Hosted by Professor: Sharon Traiberman- email@example.com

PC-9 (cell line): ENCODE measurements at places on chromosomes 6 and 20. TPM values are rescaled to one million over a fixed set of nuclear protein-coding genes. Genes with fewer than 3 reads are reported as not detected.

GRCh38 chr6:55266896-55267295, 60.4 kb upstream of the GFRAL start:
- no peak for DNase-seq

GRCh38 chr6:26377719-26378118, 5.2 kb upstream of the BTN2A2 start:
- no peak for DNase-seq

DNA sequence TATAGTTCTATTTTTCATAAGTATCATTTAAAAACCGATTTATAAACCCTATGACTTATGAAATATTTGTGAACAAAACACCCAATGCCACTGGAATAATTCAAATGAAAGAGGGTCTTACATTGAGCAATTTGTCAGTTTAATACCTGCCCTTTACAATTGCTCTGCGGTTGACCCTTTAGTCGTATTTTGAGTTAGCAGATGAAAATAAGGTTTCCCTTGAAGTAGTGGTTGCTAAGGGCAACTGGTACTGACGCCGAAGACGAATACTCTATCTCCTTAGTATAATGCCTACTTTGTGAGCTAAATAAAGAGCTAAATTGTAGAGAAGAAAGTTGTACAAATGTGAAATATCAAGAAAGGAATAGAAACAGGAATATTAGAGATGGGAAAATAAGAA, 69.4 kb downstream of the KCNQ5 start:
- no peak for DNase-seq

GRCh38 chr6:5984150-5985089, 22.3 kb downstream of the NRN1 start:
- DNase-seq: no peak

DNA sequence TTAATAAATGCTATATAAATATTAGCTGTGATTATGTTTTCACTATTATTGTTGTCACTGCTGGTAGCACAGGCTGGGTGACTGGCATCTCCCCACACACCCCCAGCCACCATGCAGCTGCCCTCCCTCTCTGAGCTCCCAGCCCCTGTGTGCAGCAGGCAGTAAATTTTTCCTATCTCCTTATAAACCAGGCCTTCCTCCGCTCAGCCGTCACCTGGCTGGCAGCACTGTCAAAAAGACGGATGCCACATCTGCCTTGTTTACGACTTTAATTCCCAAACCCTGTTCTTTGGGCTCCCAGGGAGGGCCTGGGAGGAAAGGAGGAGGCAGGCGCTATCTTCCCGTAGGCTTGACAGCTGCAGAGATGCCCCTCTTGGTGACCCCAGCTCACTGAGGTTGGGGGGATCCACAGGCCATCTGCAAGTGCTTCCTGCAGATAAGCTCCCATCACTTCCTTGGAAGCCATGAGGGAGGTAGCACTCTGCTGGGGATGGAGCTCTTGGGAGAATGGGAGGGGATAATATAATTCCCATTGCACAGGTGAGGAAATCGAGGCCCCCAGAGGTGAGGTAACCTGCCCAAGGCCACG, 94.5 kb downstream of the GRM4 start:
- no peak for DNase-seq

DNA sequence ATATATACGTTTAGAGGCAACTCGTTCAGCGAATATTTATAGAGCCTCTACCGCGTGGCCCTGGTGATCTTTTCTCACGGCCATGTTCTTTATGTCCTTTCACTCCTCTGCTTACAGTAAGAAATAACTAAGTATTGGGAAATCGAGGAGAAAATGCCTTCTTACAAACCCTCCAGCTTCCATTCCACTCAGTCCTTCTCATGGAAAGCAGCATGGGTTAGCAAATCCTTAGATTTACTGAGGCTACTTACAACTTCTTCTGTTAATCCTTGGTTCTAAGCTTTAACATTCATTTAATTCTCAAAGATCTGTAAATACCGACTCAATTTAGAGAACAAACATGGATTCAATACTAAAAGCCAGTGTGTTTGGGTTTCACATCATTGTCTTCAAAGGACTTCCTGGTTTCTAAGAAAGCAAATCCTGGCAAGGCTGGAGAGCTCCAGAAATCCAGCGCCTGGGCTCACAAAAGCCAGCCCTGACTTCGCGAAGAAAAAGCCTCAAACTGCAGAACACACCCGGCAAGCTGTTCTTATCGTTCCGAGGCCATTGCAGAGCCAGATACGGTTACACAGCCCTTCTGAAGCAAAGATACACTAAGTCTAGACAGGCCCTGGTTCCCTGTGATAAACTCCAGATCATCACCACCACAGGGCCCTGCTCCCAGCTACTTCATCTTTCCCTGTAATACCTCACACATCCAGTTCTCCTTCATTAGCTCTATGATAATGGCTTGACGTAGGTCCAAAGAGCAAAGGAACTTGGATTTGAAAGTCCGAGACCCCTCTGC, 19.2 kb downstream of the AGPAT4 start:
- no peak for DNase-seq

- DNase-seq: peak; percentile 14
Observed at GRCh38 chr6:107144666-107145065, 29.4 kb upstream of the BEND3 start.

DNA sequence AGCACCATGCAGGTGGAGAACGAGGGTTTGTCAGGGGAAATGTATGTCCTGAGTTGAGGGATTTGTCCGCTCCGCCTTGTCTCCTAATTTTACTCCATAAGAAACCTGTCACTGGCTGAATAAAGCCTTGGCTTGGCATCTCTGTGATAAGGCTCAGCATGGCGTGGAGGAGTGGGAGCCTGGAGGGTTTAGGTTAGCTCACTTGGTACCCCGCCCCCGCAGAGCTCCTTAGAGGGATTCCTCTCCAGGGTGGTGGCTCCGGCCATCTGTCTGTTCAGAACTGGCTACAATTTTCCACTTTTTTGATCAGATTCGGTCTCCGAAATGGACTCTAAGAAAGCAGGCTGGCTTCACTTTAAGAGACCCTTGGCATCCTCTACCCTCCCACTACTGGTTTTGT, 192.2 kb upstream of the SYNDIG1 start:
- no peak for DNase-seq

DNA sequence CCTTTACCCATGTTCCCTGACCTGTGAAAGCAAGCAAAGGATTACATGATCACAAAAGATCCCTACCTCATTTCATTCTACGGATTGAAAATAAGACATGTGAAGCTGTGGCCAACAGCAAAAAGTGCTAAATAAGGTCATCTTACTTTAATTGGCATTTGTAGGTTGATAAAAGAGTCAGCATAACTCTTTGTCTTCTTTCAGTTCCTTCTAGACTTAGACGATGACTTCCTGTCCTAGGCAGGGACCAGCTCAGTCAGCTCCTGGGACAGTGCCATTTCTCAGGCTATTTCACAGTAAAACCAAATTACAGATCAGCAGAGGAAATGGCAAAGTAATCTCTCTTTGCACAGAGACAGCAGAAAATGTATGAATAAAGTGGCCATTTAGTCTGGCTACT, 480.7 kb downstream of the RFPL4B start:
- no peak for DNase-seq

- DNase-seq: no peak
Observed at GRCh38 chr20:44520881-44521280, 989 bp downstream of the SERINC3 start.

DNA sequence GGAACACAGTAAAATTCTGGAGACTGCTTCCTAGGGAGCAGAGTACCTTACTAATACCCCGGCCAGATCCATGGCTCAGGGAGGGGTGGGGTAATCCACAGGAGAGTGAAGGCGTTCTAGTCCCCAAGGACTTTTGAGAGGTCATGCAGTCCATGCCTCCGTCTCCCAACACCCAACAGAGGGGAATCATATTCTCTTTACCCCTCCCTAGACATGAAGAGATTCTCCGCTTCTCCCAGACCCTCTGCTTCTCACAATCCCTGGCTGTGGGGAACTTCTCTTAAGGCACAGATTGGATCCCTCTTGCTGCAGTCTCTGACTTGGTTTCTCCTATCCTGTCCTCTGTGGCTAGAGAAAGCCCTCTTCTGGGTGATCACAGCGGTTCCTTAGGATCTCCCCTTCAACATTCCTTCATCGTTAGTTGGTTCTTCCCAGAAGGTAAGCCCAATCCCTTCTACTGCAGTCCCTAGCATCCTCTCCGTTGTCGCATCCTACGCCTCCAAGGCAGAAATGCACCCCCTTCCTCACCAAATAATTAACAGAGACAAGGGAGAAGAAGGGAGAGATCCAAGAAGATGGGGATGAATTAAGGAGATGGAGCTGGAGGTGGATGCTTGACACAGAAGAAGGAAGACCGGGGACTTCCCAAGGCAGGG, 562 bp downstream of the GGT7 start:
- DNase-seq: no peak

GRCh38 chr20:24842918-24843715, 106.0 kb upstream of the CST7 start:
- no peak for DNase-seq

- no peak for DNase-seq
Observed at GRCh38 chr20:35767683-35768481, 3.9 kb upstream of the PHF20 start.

This paper studies a new economic force underlying the spatial sorting of rich and poorhouseholds in cities. On the demand side, households with different incomes choose neighborhoods and differ in their expenditures across various local services. On the supply side, service establishments sort into neighborhoods while taking into account proximity to their consumers. This two-sided sorting leads to endogenous differences in the local price indexthat amplify the concentration of household groups. A recent literature in urban economics has rationalized spatial sorting of households that is left unexplained by local incomes or housing costs by modeling pure amenity spillovers. In this paper, I quantify the contribution of endogenous price indices to spatial sorting that is usually projected onto such reduced-form spillovers, and study the implications of two-sided sorting for urban policy. To do so, I develop a quantitative equilibrium model of the city that features two-sided sorting and nests many urban models. I estimate the key parameters of the model using detailed micro data for Los Angeles from 1990-2014. I find that spatial variation in local price indices decreases the estimates of reduced-form spillovers by about 30-50 percent. To shed light on the policy implications, I simulate policy counterfactuals, and compare the effects to the existing framework with only reduced-form amenity spillovers. By studying a number of prominent place-based policies in Los Angeles, I find substantially different effects on neighborhood composition and welfare between both models.